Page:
For foreign financial institutions, the final rule recognizes that the U.S. operations of foreign banking organizations have become more complex, interconnected, and concentrated in recent years. The requirements in the final rule will bolster the capital and liquidity positions of the U.S. operations of foreign banking organizations and promote a level playing field among all banking firms operating in the United States. Foreign banking organizations with U.S. non-branch assets of $50 billion or more will be required to establish a U.S. intermediate holding company over their U.S. subsidiaries. The foreign-owned U.S. intermediate holding company generally will be subject to the same risk-based and leverage capital standards applicable to U.S. bank holding companies. The intermediate holding companies also will be subject to the Federal Reserve's rules requiring regular capital plans and stress tests.
"The most important contribution we can make to the global financial system is to ensure the stability of the U.S. financial system," Daniel K. Tarullo said.
Like U.S. bank holding companies with assets of $50 billion or more, a foreign banking organization with combined U.S. assets of $50 billion or more will be required to establish a U.S. risk committee and employ a U.S. chief risk officer to help ensure that the foreign bank understands and manages the risks of its combined U.S. operations. In addition, these foreign banking organizations will be required to meet enhanced liquidity risk-management standards, conduct liquidity stress tests, and hold a buffer of highly liquid assets based on projected funding needs during a 30-day stress event. Foreign banking organizations with total consolidated assets of $50 billion or more, but combined U.S. assets of less than $50 billion, are subject to enhanced prudential standards. However, the capital, liquidity, risk-management, and stress testing requirements applicable to these foreign banking organizations are substantially less than those applicable to foreign banking organizations with a larger U.S. presence. In addition, the final rule implements stress testing requirements for foreign banking organizations with total consolidated assets of more than $10 billion and risk committee requirements for foreign banking organizations that meet the asset threshold and are publicly traded.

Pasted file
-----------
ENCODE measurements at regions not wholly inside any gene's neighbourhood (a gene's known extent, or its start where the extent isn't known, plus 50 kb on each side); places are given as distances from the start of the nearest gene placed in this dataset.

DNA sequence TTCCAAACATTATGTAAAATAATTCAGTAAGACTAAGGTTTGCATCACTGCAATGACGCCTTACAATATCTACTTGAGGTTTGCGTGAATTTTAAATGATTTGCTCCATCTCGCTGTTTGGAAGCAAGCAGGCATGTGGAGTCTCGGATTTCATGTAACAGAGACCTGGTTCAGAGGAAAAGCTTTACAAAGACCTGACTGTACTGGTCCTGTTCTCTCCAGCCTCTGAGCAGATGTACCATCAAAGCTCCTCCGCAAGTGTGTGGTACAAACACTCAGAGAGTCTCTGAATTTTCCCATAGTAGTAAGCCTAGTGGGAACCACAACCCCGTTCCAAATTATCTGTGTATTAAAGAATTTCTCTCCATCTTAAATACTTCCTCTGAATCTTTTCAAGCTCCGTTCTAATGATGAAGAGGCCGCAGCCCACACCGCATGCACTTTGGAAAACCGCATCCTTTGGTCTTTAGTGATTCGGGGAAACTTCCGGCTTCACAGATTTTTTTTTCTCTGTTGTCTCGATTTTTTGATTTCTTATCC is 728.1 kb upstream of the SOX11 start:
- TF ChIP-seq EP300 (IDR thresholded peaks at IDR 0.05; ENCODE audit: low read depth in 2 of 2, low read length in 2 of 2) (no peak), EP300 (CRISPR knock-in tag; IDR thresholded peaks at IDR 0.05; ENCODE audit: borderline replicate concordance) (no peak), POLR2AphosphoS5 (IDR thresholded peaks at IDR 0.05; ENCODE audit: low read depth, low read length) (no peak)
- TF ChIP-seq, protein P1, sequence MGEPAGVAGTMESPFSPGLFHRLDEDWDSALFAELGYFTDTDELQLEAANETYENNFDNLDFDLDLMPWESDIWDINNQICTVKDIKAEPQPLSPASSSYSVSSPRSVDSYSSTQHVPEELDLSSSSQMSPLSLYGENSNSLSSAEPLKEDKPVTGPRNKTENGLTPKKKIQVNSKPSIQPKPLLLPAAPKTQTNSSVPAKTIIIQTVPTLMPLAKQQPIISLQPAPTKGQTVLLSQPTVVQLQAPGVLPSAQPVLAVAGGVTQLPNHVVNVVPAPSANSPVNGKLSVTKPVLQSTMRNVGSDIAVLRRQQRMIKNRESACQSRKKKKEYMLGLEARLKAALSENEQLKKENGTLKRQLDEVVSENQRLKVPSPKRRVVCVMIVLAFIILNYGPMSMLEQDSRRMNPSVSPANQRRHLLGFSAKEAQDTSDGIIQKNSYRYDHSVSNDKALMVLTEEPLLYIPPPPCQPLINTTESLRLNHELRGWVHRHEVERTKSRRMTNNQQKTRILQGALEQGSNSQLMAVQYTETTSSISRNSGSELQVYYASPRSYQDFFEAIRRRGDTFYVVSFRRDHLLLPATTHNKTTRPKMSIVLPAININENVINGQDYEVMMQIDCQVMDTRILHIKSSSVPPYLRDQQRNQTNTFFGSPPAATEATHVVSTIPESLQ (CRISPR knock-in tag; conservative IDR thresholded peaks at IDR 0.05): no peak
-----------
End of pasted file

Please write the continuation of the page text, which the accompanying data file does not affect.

The final rule for foreign banking organizations includes several adjustments in response to comments. For example, the final rule raises the threshold for requiring a U.S. intermediate holding company from $10 billion to $50 billion of U.S. non-branch assets and extends the initial compliance date for foreign banking organizations to July 1, 2016, a year later than originally proposed. The final rule also generally defers application of the leverage ratio to foreign-owned U.S. intermediate holding companies until 2018.
U.S. bank holding companies subject to the rule will need to comply by January 1, 2015.
The Federal Reserve consulted with other members of the Financial Stability Oversight Council in developing the final rule.